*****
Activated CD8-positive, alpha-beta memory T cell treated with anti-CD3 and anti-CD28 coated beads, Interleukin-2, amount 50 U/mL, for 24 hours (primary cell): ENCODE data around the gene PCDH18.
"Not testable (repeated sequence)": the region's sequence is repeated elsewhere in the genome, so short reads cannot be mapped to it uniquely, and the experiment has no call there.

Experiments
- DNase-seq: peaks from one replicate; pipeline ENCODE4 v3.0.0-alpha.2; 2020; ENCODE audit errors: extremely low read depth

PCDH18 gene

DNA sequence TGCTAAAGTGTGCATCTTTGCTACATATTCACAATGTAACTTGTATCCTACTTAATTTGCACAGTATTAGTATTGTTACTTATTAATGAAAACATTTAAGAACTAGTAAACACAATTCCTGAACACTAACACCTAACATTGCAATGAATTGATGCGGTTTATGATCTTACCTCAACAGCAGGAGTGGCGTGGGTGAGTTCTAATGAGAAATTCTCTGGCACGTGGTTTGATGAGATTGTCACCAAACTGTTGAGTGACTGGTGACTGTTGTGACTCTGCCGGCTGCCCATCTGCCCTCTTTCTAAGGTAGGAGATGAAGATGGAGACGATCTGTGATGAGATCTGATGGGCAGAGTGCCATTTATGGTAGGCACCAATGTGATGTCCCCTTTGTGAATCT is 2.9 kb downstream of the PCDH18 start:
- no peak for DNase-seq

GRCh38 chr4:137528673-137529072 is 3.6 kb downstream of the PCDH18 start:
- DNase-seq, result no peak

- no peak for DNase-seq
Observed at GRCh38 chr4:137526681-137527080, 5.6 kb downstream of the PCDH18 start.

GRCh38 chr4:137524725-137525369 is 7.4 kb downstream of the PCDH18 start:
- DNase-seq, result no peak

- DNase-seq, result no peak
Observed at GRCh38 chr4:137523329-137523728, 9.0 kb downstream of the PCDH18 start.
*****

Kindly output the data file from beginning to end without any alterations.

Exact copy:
Activated CD8-positive, alpha-beta memory T cell treated with anti-CD3 and anti-CD28 coated beads, Interleukin-2, amount 50 U/mL, for 24 hours (primary cell): ENCODE data around the gene PCDH18.
"Not testable (repeated sequence)": the region's sequence is repeated elsewhere in the genome, so short reads cannot be mapped to it uniquely, and the experiment has no call there.

Experiments
- DNase-seq: peaks from one replicate; pipeline ENCODE4 v3.0.0-alpha.2; 2020; ENCODE audit errors: extremely low read depth

PCDH18 gene

DNA sequence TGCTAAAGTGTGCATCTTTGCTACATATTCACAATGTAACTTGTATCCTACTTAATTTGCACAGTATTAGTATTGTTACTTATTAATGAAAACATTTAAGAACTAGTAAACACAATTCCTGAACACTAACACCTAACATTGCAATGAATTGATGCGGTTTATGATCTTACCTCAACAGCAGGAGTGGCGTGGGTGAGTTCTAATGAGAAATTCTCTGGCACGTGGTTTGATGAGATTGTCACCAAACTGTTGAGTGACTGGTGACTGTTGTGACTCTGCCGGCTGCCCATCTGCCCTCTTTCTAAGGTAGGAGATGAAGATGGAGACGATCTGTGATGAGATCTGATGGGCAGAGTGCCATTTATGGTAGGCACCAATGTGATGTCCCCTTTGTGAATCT is 2.9 kb downstream of the PCDH18 start:
- no peak for DNase-seq

GRCh38 chr4:137528673-137529072 is 3.6 kb downstream of the PCDH18 start:
- DNase-seq, result no peak

- no peak for DNase-seq
Observed at GRCh38 chr4:137526681-137527080, 5.6 kb downstream of the PCDH18 start.

GRCh38 chr4:137524725-137525369 is 7.4 kb downstream of the PCDH18 start:
- DNase-seq, result no peak

- DNase-seq, result no peak
Observed at GRCh38 chr4:137523329-137523728, 9.0 kb downstream of the PCDH18 start.